Supervising postgraduates on an innovative management course
As faculty on an interdisciplinary course, I supervise postgraduates undertaking a doctorate in management at the University of Hertfordshire Business School. Conventional leadership and management programmes tend to concentrate on the predictable and idealised aspects of strategy and organising. In contrast, we encourage our students to take a critical perspective on these approaches and focus on how widespread change emerges as people interact in everyday local situations. We draw especially on the ideas of Ralph Stacey, John Dewey, Norbert Elias, Pierre Bourdieu, and Hannah Arendt, alongside critical management scholars.
Faculty have backgrounds in management, psychology, sociology/anthropology and philosophy, while students are senior managers or consultants from the public, voluntary and corporate sectors from around the world. You can find out more about my colleagues Kiran Chauhan, Chris Mowles, Karen Norman, Nick Sarra and Karina Solsø Iversen on our complexity and management blog.
Students look at relationships, meaning-making and practices within their own workplace with topics ranging from communication and power to identity and conflict. They write projects based on a mix of narrative, ethnography and analysis – it is intellectually demanding but the support students receive is continuous and unparalleled. We meet at four residential weekends a year as a community of researchers and their supervision is given at and between residentials in both learning sets of up to four students as well as one-to-one supervision.
My students are currently looking at:
- shame and power in facilitation in the voluntary sector
- improvisation during change processes in the public sector
- compromise in international development
- perceptions of success and failure in consultancy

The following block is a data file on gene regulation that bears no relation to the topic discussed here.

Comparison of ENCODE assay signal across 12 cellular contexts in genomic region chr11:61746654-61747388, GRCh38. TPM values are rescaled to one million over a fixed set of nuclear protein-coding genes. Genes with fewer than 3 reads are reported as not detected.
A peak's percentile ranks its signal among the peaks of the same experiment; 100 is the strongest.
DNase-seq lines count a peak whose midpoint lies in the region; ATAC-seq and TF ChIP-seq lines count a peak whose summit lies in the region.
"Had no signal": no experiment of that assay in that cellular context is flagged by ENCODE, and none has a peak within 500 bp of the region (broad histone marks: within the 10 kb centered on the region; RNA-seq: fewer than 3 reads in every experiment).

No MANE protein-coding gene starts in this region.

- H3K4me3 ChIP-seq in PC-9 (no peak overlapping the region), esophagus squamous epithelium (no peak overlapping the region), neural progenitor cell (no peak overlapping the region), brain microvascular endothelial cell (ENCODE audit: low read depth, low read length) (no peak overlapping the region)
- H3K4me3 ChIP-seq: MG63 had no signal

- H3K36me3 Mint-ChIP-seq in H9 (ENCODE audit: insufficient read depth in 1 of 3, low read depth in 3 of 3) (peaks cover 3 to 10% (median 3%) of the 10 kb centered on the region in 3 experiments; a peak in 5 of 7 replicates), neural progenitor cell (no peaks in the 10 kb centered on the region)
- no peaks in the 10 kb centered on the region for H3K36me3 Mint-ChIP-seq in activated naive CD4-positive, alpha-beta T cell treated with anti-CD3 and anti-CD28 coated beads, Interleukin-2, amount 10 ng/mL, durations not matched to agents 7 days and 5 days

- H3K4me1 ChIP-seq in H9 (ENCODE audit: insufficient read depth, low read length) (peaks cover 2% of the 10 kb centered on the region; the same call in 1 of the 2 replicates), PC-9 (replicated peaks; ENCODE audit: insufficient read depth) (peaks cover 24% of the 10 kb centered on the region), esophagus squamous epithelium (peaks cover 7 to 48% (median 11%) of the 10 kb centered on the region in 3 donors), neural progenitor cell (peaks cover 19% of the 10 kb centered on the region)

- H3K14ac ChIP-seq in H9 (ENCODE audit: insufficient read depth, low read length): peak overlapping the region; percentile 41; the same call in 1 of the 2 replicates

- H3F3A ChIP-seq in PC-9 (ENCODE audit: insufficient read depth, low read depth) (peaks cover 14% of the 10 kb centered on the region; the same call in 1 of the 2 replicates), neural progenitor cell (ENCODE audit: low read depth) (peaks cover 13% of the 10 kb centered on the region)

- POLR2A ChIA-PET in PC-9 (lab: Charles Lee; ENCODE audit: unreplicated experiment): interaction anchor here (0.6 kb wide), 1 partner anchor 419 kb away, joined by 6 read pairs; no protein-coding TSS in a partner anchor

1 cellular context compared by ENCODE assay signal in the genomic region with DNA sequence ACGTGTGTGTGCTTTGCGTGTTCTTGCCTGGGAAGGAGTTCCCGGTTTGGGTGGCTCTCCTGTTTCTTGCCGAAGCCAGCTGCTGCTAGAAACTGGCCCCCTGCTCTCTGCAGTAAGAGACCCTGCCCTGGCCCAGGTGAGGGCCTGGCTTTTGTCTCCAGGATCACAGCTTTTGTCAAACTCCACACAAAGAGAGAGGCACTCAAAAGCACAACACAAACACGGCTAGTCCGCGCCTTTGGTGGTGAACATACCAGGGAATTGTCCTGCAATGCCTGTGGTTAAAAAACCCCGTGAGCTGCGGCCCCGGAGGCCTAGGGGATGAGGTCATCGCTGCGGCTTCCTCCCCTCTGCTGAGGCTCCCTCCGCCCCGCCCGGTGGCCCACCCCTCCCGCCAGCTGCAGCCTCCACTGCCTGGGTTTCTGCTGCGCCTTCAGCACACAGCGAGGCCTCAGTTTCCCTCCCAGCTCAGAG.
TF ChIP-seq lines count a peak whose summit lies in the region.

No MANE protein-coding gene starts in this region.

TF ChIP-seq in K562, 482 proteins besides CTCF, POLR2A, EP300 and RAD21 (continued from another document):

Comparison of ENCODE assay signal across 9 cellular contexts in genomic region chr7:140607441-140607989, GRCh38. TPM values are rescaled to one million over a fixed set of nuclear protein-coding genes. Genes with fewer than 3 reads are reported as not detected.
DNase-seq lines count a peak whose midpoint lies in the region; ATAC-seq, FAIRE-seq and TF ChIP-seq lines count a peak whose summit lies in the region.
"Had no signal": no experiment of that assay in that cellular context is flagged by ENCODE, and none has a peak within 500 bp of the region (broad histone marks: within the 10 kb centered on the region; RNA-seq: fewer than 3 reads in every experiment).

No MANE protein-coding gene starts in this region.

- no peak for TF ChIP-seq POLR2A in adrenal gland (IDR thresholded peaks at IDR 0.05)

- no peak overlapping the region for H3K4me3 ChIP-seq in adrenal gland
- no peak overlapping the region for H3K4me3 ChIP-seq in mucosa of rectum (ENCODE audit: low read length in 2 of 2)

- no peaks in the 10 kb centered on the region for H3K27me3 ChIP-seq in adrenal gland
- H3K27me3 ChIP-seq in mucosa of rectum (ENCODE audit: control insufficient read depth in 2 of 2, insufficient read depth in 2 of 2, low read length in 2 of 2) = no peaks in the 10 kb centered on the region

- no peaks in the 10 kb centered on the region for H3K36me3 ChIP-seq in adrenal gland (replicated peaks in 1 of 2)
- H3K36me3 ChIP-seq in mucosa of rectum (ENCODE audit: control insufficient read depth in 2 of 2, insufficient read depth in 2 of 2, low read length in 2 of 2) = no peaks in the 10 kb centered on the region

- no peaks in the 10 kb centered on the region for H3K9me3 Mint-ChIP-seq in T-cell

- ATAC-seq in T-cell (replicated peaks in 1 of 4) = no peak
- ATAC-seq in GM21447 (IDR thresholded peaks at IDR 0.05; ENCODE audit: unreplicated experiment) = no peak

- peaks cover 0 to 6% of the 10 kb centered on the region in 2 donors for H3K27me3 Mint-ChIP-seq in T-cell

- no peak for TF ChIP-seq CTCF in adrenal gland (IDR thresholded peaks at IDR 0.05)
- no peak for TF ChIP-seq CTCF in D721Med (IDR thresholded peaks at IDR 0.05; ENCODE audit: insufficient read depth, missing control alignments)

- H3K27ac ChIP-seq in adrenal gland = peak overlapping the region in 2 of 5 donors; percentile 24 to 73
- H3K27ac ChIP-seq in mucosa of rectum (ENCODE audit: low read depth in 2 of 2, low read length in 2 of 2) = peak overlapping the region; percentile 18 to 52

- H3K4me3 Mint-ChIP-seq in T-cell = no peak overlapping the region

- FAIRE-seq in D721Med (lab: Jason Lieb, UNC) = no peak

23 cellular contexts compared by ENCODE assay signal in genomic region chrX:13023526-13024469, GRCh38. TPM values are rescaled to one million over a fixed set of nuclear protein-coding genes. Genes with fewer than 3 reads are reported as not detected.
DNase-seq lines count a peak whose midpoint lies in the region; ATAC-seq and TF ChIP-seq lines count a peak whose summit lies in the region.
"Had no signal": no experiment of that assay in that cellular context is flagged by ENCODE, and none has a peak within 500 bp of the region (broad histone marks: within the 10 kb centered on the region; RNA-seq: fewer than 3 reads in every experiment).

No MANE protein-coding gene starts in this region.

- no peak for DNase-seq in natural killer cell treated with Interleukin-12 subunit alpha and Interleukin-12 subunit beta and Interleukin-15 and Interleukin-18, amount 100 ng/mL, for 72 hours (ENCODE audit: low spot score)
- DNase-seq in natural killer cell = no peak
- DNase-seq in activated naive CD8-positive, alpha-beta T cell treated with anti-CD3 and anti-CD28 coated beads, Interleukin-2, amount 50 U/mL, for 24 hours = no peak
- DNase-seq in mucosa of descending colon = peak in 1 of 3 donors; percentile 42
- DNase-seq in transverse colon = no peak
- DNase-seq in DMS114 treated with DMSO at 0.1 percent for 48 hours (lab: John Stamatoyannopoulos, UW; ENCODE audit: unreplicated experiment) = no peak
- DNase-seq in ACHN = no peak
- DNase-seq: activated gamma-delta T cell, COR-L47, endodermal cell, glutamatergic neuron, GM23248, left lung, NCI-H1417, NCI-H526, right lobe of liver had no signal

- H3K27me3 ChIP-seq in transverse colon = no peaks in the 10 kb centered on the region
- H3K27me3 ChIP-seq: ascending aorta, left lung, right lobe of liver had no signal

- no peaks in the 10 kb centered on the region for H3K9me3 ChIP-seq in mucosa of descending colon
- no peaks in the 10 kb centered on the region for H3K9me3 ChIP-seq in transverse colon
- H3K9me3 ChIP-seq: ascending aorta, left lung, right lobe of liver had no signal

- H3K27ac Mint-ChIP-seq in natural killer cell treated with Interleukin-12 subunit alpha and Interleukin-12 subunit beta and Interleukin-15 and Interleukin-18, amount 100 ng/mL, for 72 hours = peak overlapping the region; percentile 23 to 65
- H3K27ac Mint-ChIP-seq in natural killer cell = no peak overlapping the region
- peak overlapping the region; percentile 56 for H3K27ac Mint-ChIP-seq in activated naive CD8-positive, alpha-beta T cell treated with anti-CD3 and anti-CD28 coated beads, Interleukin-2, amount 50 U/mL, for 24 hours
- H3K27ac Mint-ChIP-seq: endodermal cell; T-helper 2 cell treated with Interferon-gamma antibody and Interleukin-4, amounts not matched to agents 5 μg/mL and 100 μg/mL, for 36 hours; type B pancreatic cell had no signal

- belonging and loyalty in the workplace
- Tali Avignor, Practising Talent Management: processes of judgement, inclusion and exclusion, University of Hertfordshire (awarded 2017).
- Graham Curtis, Functional collusion in a UK Non-Government Organisation: Processes of Shame and Exclusion from the Perspective of an Organisational Development Practitioner (awarded 2018).
- Deborah Smart, Processes of improvisation in change management: from the perspective of a UK management consultant, University of Hertfordshire (awarded 2018).
- Helle Stoltz, Getting myself heard. Processes of negotiation and compromise in international development from the perspective of a consultant (awarded 2019).
- Sune Larsen, Are you Impressed? An exploration of the pressure to perform and impress from the perspective of an organisational development consultant (awarded 2020).
- Rikke Horup, Negotiating identity and taking a stand in leadership development in Denmark (on-going since 2017)
- Nama Sidi, Loyalty and taking sides in conflicts within organisations in Israel (on-going since 2018)
- Beate Midttun, Recognition and emotion in consultancy in Norway (started in 2020)
For more information contact our Director, Chris Mowles firstname.lastname@example.org.